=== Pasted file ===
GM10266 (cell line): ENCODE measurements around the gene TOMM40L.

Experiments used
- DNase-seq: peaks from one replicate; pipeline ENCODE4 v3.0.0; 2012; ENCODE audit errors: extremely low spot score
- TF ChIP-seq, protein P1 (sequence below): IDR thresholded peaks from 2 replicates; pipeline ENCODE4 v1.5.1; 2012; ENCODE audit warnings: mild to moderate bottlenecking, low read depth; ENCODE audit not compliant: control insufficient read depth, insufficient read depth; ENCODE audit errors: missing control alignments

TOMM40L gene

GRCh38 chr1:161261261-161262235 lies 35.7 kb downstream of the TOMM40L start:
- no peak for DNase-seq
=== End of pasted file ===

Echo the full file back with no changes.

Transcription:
GM10266 (cell line): ENCODE measurements around the gene TOMM40L.

Experiments used
- DNase-seq: peaks from one replicate; pipeline ENCODE4 v3.0.0; 2012; ENCODE audit errors: extremely low spot score
- TF ChIP-seq, protein P1 (sequence below): IDR thresholded peaks from 2 replicates; pipeline ENCODE4 v1.5.1; 2012; ENCODE audit warnings: mild to moderate bottlenecking, low read depth; ENCODE audit not compliant: control insufficient read depth, insufficient read depth; ENCODE audit errors: missing control alignments

TOMM40L gene

GRCh38 chr1:161261261-161262235 lies 35.7 kb downstream of the TOMM40L start:
- no peak for DNase-seq